YOU ARE HERE: LAT HomeCollections

POP MUSIC REVIEW : Holiday Christian Rock Program Comes Up a Winner

December 25, 1987|DUNCAN STRAUSS

Those who think Christian Rock is staid and one-dimensional probably haven't attended enough concerts like "The Night Before the Night Before Christmas" program Wednesday at Goodies in Fullerton.

The Goodies' show was a winner in many respects. Not the least of which is that two nights before Christmas--with no alcohol available--the club was packed . But the most notable aspect was the remarkable variety of Christian-oriented music.

Presenting all the styles--seven bands took the stage, and singer-guitarist Daniel William entertained between sets--made the evening something of a marathon.

But just zeroing in on the three acts in the middle of the bill captures the diversity of the night and likely represents the scope of Christan Rock.

The third group was Breakfast With Amy, which quickly staked out a psychedelic-garage rawk territory. Christopher Colbert embroidered the propulsive rhythms with alternately fiery or atmospheric--and often Edge-y--guitar lines.

Indeed, this outfit has spent more than a little time listening to early U2 (toward the end of an extended psycho-jam, Amy even dropped in a snippet from that band's first LP) and seems to have an even stronger sonic connection to early Echo and the Bunnymen. Yet, while the band wears its influences on its tattered sleeves, it's not beholden to them.

For one thing, Breakfast With Amy rocks harder--or at least faster--than those models and seems intent on speaking with its own voice, even if it hasn't yet found that voice. The band can generate enormous power, but the trick will be harnessing that power to best serve the song--and serve the band.

While the group is learning to consolidate its strengths, it can rely on singer-front man Dave Koval, an engaging chap who obviously believes spreading humor and the word are not mutually exclusive.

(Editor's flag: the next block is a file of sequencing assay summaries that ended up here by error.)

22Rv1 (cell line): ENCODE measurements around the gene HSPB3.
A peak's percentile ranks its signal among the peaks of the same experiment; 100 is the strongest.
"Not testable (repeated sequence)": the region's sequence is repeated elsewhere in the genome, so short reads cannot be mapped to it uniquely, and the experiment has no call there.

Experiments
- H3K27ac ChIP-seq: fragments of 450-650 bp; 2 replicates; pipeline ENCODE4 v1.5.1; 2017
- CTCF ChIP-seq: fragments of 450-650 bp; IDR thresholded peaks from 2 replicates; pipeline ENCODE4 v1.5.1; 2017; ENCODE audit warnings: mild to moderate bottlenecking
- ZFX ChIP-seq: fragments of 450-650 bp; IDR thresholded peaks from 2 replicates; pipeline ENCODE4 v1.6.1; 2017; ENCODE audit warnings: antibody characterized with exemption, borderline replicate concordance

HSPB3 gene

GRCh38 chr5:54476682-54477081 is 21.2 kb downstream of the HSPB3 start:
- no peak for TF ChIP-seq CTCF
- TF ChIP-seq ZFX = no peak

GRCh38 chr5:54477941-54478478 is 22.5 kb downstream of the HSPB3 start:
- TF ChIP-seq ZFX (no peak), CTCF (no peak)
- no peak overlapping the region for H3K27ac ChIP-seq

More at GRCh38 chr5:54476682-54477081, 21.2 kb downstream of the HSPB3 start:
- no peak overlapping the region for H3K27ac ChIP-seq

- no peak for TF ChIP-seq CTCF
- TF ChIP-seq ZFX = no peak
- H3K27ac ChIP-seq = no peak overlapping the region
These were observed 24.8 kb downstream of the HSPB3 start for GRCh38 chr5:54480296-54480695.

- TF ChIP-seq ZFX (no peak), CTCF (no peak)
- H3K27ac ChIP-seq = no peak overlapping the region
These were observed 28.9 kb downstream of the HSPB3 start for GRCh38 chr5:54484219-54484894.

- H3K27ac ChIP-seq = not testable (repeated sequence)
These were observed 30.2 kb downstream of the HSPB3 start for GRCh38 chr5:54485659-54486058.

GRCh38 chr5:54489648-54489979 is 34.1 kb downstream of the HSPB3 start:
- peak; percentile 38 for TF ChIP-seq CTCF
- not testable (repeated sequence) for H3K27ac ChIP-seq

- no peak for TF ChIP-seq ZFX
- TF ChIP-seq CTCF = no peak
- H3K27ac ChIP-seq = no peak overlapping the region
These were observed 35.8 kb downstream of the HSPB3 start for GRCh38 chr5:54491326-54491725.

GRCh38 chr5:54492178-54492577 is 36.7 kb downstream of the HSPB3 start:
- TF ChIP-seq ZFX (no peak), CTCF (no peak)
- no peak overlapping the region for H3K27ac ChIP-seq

Before one song, for instance, his patter included "God is love; Jesus is returning." Then, practically in the next breath, he said: "I'd like to thank myself for being here."

He also ventured on to the dance floor repeatedly, handed out Christmas gifts (including a "Disco-Mania" album and some shoe cream) and sang a speedy medley of Christmas songs changing a few lyrics along the way ("Jesus Christ Is Coming to Town"). Funny and fun. Let's just hope this band lives up to its potential.

Following another fine, passionate between-set set by Daniel William--this guy is enormously gifted too--Glory Glory hit the stage in a blaze. Like Amy, this group operates on firm rhythmic footing, and the fact that drummer Paul Pelligrin and bassist Tennessee Beans play in both bands may have something to do with that shared plus.

And the group, which mines a more traditional American rock vein, turned in a similarly inspired performance. Although fairly focused and tight, the quartet managed to achieve a nice musical range, roaming from gentle pop to a loping country to a smokin' acoustic punk-gospel romp that would have done the Mercy Seat proud.

Curiously, given everything this band has going for it, what Glory Glory lacks most is confidence. Singer Freddie Almanza seems to be a reluctant front man--his uneasy between-song comments only confirm that impression--and maybe that's the crux of the problem. Whatever, this is the kind of problem that should work itself out over time, simply by doing more shows and gaining more experience.

Lack of experience was definitely not a problem for the Rev. Billy Watkins, who has been performing longer than most of the Wednesday's audience members have been alive. And it showed. Backed by his excellent trio, Free Spirit International, the charismatic Watkins had the crowd on his side--and in the palm of his hand--before the end of the opening number.

And a few minutes later, when the foursome kicked into a spunky version of "The Battle of Jericho," Watkins didn't have to say a thing to lure several folks to the dance floor. The music did the talking. Or the inviting.

And what a voice Watkins has! Whether crooning a slow gospel selection or easing his way through the band's own two-step contribution or soul-shouting an absolutely hair-raising rendition of "Glad That the Lord Saved Me," this sharply dressed man proved himself a singer extraordinaire .

Plus, the three members of Free Spirit International are no slouches instrumentally--or vocally. Mostly they created stunning harmonies around Watkins' lead vocal or engaged in fervent call-and-response singing with him. But they also took some solo turns, highlighted by guitarist Vincent La Bauve steering the group through a delightful, slithering take on Bob Dylan's "Gotta Serve Somebody."

Everyone was well-served Wednesday.

Los Angeles Times Articles